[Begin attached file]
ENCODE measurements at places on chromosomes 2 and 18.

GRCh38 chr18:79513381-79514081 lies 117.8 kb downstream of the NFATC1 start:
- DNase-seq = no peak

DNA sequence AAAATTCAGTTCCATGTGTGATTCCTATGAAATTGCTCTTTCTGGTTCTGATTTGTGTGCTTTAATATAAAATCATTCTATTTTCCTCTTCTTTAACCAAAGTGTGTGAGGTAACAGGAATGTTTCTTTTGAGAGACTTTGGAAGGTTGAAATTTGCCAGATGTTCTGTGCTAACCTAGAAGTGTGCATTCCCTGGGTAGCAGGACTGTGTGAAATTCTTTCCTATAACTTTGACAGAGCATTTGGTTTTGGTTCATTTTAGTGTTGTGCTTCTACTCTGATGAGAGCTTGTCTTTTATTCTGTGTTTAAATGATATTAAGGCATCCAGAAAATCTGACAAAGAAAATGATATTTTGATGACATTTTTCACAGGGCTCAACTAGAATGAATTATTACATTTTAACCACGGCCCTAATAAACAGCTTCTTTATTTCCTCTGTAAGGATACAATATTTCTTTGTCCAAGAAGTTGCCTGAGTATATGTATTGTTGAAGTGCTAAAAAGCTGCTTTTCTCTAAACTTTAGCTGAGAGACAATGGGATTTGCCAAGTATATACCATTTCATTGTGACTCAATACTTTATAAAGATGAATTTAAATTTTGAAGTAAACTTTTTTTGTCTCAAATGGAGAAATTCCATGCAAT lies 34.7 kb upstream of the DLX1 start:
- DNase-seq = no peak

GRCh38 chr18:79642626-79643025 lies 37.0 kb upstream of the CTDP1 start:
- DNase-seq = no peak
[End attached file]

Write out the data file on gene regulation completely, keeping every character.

ENCODE measurements at places on chromosomes 2 and 18.

GRCh38 chr18:79513381-79514081 lies 117.8 kb downstream of the NFATC1 start:
- DNase-seq = no peak

DNA sequence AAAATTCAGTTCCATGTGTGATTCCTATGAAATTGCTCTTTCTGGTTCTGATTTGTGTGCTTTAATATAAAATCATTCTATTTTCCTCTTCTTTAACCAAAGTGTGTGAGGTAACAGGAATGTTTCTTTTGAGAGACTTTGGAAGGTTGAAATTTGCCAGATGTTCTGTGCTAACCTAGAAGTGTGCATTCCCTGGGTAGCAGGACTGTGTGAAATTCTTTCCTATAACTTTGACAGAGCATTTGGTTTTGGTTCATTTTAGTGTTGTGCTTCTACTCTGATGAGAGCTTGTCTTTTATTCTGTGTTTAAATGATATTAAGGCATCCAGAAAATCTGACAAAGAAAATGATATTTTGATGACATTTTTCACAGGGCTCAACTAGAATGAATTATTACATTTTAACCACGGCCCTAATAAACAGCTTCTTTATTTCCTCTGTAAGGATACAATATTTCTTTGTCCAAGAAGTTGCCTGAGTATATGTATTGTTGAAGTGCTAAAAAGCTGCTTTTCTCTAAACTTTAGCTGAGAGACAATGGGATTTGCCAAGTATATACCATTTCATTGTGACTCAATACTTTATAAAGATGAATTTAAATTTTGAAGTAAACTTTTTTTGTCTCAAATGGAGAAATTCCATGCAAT lies 34.7 kb upstream of the DLX1 start:
- DNase-seq = no peak

GRCh38 chr18:79642626-79643025 lies 37.0 kb upstream of the CTDP1 start:
- DNase-seq = no peak